Is Your Bathtub a Toxic Dump?

George Glasser and Andreas Schuld

The municipal water that your child drinks, bathes and plays in is a complex chemical mixture of dissolved minerals, contaminants and chemical additives. Chemicals are added to clarify the water, remove solid particulates and disinfect. And, when fluoride compounds are added to water supplies, polymers are added to inhibit corrosion of the water pipes.

The skin is the largest organ of the body. The EPA has concluded that the average person can absorb more contaminants from bathing and showering than from drinking polluted water.

Children are most at risk. Children’s bath times may range from 45 minutes to two hours. As the EPA acknowledged in a June 30, 1998 report, “Children have a greater surface-area-to-body-weight ratio than adults, which may lead to increased dermal absorption.”

Children’s tissues, organs and biological systems are still developing, with several stages of rapid growth and development occurring from infancy to adolescence. This rapid development, combined with the immaturity of body organs and systems, predisposes children to potentially more severe consequences within certain age ranges and windows of vulnerability.

Circulatory flow rates are generally higher in children, which may increase a child’s susceptibility to toxic effects. Despite these elevated risks, most toxicological data is based on occupational exposures for adults.

The Children’s Environmental Health Network (CEHN) reports that the U.S. has seen “a worrisome increase” in childhood diseases that may be linked to chemicals in the environment. According to the CEHN, “The incidence of two types of childhood cancers has risen significantly over the past 15 years.” Acute lymphocytic leukemia is up 10 percent and brain tumors are up more than 30 percent. Learning disabilities and attention-deficit disorders also appear to be increasing.

Toxins in the Bathwater

Depending on whether a child has eaten, or if there is residual food in the stomach, about 20-50 percent of chemical contaminants are metabolized when foods or beverages are consumed. With dermal exposure and inhalation, however, virtually 100 percent of the contaminants are absorbed directly into the bloodstream.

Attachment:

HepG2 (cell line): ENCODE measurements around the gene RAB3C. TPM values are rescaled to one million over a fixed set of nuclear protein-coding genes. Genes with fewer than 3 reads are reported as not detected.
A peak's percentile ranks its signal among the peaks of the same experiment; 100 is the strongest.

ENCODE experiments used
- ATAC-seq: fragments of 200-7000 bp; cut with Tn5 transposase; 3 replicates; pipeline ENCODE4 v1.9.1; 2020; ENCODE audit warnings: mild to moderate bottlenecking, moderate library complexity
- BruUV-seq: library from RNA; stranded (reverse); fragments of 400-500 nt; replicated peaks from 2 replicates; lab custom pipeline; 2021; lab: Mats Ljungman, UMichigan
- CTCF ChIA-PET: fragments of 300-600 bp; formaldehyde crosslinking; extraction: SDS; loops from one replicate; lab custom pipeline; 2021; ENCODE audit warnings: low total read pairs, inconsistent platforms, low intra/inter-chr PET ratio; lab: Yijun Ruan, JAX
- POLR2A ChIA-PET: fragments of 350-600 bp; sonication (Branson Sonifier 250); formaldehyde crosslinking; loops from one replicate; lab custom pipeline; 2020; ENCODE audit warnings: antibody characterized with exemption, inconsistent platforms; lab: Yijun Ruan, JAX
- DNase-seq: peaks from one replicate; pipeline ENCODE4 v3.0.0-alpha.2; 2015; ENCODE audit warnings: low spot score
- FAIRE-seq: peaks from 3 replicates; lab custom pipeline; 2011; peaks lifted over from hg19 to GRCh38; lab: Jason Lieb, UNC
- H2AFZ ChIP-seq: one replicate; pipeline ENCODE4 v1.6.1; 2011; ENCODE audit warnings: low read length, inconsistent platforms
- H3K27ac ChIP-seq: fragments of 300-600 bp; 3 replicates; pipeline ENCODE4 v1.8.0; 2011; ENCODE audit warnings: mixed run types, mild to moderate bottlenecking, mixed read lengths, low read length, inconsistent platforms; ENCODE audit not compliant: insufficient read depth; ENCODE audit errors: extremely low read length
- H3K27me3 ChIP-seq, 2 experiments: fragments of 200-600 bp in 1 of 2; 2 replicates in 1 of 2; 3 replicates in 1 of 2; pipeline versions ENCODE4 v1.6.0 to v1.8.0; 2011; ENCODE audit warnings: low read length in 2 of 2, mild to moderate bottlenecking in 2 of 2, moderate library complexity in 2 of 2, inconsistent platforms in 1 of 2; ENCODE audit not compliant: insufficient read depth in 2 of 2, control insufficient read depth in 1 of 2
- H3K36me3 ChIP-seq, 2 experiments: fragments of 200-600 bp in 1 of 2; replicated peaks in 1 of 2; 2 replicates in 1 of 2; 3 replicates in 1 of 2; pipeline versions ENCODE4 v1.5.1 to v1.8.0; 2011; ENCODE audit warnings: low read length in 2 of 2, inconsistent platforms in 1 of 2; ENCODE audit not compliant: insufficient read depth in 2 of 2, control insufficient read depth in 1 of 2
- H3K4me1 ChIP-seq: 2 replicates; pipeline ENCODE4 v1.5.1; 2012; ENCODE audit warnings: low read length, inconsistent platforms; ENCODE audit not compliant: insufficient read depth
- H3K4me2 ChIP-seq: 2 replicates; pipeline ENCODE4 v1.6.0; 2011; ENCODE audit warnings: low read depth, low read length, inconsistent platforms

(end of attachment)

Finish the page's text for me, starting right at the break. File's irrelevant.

As one EPA scientist put it, “a shower cubicle can be considered an ‘exposure chamber.’ Exposure to volatile contaminants absorbed via the lung would be about double the same amount from drinking water. In the bath, underarms [axilla], scrotal and vaginal areas as well as the groin absorb far greater amounts than in the normal unwashed forearm test.”

The percentages for absorption of parathion are as follows: scalp (32 percent), ear canal (46 percent), forehead (36 percent), plant of foot (13 percent), forearm (9 percent), palm (12 percent), and scrotum (100 percent).

A study by Julian Andelman, Professor of Water Chemistry at the University of Pittsburgh’s Graduate School of Public Health (published in the May 1984 American Journal of Public Health), found less chemical exposure from drinking contaminated water than from using it to wash clothes or take a shower .

Studies done by Brown, Bishop and Rowan in the early 1980s showed that an average of 64 percent of the total dose of waterborne contaminants is absorbed through the skin.

A study by British researchers at the Health and Safety Laboratory in Sheffield published in the February 19, 2000 issue of Human Experimental Toxicology suggests that toxicants such as fluorides can be stored in the skin and released over a period of time.

A review of nearly 40,000 research papers listed on National Institutes of Health and other U.S. government Internet sites has failed to discover a single study addressing water fluoridation and dermal absorption.

All dosage recommendations developed by EPA are based on ingestion alone. The EPA and Centers for Disease Control have never commissioned studies on the dermal absorption of fluoridated water and refuse to do so.


Brushing Teeth with Toxic Sludge

The most popular fluoridation agent is fluorosilicic acid, a toxic by-product of phosphate fertilizer production.

On May 10, 1999, U.S. Rep. Ken Calvert, who serves on the House Subcommittee on Energy and the Environment, asked the EPA to answer a simple question: “What chronic toxicity test data are there on sodium fluorosilicate? On hydrofluorosilicic acid?”